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Re: You Don't mix rock'n'roll at trade shows
« Reply #86 on: June 12, 2008, 10:36:43 pm »

yes, I saw those on the Mackie TT24. I dont think those are inexpensive either. The Amek Recall had rotary pots and the recall feature spoke to the operator and told him when he had the knob where it was supposed to be. Or you could see it on a monitor. It wouldn't put it where it was supposed to be for the stored scene, but it would tell you when you got it there.
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Jack Arnott

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Re: Don't mix rock'n'roll with digital desks
« Reply #87 on: June 14, 2008, 01:11:36 am »

bruce reiter wrote on Mon, 09 June 2008 21:39


hi mark,

it is your responsibility to know how to operate the equipment. read the manual and figure out for yourself how to use the soft key function or whatever.
ignorance is no excuse.

best, bruce


Hello Bruce,
I gotta disagree with you here.
If Mark requests a PM5D, then he should know how to use it.
If the company shows up with a digital and he is to use it, they should be helpful in showing him how it works.
I agree that he needs to get to embrace digital,
but for dude that provides it to sit idly by, or not know how to use it himself is wrong.

Regards, Jack
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Jake Scudder

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Re: Don't mix rock'n'roll with digital desks
« Reply #88 on: June 14, 2008, 05:36:02 am »

[quote title=Jack Arnott wrote on Fri, 13 June 2008 23:11]
bruce reiter wrote on Mon, 09 June 2008 21:39
hi mark,

it is your responsibility to know how to operate the equipment. read the manual and figure out for yourself how to use the soft key function or whatever.
ignorance is no excuse.

best, bruce[/quote



Hello Bruce,
I gotta disagree with you here.
If Mark requests a PM5D, then he should know how to use it.
If the company shows up with a digital and he is to use it, they should be helpful in showing him how it works.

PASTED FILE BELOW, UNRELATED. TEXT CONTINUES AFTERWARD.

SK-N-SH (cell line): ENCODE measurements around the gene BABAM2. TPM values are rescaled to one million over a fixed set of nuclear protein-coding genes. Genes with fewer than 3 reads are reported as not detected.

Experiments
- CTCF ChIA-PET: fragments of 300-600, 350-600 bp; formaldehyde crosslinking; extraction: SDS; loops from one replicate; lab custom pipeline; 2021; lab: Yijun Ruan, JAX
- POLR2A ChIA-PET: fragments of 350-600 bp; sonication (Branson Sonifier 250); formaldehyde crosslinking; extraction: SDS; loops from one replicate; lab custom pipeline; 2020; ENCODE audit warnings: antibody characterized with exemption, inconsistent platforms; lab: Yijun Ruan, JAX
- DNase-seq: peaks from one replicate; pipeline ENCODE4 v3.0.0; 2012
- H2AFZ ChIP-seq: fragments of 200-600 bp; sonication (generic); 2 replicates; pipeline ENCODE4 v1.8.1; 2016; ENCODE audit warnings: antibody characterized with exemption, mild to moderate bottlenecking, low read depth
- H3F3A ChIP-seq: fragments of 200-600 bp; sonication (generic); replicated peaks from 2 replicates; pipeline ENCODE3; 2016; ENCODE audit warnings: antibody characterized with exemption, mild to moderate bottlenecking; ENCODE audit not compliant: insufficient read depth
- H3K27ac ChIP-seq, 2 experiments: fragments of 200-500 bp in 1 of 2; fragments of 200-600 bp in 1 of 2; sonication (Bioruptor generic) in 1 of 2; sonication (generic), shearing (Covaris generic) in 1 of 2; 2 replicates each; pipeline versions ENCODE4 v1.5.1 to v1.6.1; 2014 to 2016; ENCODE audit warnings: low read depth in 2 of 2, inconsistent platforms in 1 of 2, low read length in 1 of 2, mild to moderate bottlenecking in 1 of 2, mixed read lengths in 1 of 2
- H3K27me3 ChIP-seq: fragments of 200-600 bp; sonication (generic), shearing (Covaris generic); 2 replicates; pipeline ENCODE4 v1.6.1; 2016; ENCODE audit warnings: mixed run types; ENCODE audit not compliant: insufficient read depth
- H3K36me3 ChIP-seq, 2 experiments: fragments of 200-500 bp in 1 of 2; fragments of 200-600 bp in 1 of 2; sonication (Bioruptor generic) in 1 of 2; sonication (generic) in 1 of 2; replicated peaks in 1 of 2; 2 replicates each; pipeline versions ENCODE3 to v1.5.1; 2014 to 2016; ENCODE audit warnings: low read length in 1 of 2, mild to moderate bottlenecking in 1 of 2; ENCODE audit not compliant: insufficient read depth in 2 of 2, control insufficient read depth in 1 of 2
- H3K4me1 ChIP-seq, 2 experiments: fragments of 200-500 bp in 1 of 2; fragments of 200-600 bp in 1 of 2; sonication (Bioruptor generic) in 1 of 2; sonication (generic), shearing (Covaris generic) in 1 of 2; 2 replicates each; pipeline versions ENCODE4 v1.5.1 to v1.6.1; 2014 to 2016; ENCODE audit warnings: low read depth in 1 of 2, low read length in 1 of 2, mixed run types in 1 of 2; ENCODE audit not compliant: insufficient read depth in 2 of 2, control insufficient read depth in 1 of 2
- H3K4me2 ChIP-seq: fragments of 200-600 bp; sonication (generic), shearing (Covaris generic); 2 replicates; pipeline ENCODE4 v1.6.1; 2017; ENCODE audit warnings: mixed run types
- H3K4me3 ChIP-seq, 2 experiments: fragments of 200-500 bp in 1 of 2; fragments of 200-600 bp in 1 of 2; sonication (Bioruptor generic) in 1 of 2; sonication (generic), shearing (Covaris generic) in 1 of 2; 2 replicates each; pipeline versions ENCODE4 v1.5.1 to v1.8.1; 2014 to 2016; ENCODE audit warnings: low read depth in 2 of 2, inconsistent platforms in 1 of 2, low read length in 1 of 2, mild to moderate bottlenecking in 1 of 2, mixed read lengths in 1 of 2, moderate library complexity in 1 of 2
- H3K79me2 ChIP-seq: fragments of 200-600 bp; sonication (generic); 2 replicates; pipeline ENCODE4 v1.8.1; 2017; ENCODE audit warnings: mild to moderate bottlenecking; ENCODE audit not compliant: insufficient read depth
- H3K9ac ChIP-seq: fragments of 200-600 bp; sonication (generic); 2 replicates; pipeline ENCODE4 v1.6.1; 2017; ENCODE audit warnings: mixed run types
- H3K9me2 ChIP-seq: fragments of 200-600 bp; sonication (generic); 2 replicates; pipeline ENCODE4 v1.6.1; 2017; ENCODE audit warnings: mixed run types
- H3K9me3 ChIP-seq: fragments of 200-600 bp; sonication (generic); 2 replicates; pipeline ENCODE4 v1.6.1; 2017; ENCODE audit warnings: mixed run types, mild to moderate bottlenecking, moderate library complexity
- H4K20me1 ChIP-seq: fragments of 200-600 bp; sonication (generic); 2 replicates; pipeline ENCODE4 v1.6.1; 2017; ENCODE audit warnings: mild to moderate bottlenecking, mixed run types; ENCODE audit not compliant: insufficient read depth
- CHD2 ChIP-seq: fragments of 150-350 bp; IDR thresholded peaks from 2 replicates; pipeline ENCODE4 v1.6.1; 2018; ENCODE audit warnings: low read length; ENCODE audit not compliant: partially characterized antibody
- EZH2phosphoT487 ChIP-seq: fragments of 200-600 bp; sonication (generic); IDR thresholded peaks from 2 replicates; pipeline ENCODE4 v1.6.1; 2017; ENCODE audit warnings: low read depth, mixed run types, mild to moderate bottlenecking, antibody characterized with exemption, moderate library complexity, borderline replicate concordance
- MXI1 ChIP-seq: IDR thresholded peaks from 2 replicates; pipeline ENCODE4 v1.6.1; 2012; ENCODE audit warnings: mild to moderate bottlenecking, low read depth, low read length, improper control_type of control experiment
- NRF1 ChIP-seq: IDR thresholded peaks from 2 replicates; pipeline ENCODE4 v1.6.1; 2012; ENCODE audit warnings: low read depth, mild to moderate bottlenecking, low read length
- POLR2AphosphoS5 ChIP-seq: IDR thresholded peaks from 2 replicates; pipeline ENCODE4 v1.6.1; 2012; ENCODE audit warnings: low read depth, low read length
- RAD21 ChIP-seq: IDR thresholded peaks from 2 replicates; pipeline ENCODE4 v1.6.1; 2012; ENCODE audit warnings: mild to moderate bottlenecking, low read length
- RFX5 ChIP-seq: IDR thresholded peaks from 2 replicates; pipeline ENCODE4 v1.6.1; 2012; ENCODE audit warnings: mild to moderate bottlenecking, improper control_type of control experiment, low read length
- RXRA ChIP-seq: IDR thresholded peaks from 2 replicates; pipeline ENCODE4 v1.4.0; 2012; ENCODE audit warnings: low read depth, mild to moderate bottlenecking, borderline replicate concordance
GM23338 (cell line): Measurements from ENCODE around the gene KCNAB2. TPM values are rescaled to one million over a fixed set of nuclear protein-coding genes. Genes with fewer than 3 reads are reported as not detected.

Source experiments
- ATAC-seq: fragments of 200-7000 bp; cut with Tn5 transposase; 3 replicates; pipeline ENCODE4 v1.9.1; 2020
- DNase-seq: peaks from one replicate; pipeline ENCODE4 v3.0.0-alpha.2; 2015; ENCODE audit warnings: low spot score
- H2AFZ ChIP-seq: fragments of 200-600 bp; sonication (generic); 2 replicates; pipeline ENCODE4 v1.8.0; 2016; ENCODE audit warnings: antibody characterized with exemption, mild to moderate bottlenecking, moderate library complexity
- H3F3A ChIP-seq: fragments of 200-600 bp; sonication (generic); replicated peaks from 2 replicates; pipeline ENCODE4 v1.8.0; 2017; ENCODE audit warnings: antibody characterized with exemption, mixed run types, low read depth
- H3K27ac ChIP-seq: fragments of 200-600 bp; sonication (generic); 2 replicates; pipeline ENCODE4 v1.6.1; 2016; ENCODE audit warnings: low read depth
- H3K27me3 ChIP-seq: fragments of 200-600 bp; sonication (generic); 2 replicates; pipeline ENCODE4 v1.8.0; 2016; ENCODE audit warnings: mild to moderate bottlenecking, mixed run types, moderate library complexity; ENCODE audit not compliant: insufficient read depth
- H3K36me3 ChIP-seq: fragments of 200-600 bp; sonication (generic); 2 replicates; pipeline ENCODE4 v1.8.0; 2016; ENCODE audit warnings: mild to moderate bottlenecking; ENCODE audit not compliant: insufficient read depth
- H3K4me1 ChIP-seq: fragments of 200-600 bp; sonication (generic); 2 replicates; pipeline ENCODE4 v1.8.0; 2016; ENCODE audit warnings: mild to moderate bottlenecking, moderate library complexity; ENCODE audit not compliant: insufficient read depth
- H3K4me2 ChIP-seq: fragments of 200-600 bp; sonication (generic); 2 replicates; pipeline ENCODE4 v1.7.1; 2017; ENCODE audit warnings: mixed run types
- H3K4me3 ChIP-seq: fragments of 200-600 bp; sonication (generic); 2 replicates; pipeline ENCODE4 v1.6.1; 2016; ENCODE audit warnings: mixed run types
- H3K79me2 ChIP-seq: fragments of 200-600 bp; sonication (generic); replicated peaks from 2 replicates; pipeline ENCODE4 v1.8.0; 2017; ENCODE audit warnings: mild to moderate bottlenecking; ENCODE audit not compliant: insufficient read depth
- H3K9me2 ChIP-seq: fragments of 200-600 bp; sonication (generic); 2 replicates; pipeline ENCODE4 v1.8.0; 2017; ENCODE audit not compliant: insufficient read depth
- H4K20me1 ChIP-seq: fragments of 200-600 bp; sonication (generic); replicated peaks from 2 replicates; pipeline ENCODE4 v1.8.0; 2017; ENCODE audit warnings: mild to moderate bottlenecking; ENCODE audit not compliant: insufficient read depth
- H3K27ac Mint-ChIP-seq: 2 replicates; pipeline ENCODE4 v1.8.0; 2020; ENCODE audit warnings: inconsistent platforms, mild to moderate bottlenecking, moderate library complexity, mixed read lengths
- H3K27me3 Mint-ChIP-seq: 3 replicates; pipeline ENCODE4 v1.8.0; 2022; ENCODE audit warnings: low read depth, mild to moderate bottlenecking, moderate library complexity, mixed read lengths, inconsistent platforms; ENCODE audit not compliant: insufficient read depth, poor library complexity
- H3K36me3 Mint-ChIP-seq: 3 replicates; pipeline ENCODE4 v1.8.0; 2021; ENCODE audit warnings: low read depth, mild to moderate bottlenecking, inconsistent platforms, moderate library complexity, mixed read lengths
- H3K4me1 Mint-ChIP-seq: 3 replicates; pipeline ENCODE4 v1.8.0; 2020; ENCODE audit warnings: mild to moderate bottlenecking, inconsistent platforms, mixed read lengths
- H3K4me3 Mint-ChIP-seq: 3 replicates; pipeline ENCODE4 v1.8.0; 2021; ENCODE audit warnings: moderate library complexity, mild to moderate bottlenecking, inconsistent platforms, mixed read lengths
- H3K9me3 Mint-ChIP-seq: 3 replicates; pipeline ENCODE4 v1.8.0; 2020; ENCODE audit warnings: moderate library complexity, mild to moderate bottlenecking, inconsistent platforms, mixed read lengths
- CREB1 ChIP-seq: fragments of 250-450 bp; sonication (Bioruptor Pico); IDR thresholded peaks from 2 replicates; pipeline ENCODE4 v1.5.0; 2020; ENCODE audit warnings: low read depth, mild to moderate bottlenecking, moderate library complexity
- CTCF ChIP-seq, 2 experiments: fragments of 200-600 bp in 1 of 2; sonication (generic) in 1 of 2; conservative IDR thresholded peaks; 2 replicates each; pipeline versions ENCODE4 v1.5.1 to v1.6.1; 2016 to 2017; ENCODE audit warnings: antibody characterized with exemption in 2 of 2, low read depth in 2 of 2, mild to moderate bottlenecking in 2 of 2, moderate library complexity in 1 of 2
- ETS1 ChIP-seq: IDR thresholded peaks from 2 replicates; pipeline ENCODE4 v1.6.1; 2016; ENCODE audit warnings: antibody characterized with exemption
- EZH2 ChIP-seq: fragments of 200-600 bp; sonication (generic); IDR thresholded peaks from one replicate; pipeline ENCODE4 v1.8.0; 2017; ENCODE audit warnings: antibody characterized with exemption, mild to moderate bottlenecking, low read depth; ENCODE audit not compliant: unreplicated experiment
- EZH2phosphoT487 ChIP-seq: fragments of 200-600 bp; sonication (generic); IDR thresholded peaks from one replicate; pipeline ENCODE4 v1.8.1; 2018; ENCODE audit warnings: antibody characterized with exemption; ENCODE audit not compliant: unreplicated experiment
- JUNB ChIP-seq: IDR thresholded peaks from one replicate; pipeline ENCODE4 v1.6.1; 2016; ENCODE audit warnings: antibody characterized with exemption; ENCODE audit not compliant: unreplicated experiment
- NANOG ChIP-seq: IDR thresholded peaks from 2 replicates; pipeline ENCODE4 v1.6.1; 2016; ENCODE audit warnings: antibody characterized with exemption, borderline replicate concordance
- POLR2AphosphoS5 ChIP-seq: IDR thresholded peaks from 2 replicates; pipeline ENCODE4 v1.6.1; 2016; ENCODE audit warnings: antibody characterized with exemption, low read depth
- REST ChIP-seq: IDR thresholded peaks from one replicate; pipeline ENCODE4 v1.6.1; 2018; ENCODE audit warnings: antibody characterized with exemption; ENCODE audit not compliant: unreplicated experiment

I agree that he needs to get to embrace digital,
but for dude that provides it to sit idly by, or not know how to use it himself is wrong.

Regards, Jack



Or they could just hire me or any other number of posters in this thread that have already done our homework and aren't going to be surprised or unprepared regardless of what console or surface we are dealt.  I'm sorry, and I don't mean this directly to you Jack, but it just isn't that difficult.  It's not like the wheel is being reinvented.  There are certainly differences between manufacturers and every once in a while you will see something that makes you scratch your head.  The bottom line remains that regardless of how many A/D or D/A conversions happen along the way, it is still just signal flow.
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bruce reiter

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Re: Don't mix rock'n'roll with digital desks
« Reply #89 on: June 15, 2008, 12:21:45 am »

Jack Arnott wrote on Sat, 14 June 2008 00:11

bruce reiter wrote on Mon, 09 June 2008 21:39


hi mark,

it is your responsibility to know how to operate the equipment. read the manual and figure out for yourself how to use the soft key function or whatever.
ignorance is no excuse.

best, bruce


Hello Bruce,
I gotta disagree with you here.
If Mark requests a PM5D, then he should know how to use it.
If the company shows up with a digital and he is to use it, they should be helpful in showing him how it works.
I agree that he needs to get to embrace digital,
but for dude that provides it to sit idly by, or not know how to use it himself is wrong.

Regards, Jack


hi jack,

if you are working as a foh mixer in my opinion it is your responsibility to be able to operate any gear that is put in front of you. things do not always go as planned.
i have had a wonderful xl4 fail on me once and i smiled said f*ck a few times and prepared my mix on the old beat up soundcraft 500 with crappy fx and inserts. i know not the same as digital vs analog but the point is things do not always go your way. you must rise to the occasion.

in a perfect world the system tech will know all of the gear but many times they do not know very much. it is up to you.

a few yours ago i was on a tour that charlie hernandez was the pm on (pm on massive tours ...) charlie gave me some great advice, he said :bruce, they will always let you down, plan for that"

best,

bruce

these are just my opinions take em for what they are:-)
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bruce reiter